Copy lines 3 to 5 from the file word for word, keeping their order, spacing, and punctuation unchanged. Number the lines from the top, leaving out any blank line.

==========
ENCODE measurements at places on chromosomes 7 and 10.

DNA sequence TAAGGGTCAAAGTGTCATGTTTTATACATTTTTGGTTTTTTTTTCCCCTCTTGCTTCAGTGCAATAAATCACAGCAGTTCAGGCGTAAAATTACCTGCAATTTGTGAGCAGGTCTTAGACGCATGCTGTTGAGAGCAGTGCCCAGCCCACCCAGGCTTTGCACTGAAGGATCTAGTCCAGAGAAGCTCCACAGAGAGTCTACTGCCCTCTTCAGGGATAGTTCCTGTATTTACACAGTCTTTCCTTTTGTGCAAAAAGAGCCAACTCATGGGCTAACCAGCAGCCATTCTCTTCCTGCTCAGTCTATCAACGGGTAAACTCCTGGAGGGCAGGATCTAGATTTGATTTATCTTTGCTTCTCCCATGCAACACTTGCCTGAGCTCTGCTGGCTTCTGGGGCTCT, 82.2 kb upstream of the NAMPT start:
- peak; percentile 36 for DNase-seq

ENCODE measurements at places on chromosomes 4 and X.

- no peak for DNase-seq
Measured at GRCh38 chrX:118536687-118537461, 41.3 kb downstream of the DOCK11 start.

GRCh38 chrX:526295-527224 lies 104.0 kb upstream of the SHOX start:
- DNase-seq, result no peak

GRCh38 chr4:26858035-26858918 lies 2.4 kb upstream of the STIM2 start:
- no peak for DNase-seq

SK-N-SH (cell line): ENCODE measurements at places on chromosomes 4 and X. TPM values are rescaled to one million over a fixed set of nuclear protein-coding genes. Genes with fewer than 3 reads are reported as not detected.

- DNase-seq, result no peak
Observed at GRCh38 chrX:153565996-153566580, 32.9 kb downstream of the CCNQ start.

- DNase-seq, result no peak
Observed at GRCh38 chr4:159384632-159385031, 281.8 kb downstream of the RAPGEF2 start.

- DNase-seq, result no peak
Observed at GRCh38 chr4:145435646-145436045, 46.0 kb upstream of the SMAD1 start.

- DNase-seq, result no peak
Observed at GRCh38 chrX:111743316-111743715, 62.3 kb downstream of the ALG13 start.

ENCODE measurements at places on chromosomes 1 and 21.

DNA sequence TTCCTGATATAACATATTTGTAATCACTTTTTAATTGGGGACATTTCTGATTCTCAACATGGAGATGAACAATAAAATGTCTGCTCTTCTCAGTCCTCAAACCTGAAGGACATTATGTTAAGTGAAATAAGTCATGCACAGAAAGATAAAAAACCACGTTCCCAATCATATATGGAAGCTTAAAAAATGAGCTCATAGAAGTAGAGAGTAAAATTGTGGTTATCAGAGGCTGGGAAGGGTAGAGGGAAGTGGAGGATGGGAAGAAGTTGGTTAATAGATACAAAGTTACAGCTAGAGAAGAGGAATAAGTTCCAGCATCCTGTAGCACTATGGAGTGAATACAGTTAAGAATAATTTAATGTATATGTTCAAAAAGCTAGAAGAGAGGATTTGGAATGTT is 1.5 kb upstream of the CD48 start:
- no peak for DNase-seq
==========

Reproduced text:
- peak; percentile 36 for DNase-seq

ENCODE measurements at places on chromosomes 4 and X.

- no peak for DNase-seq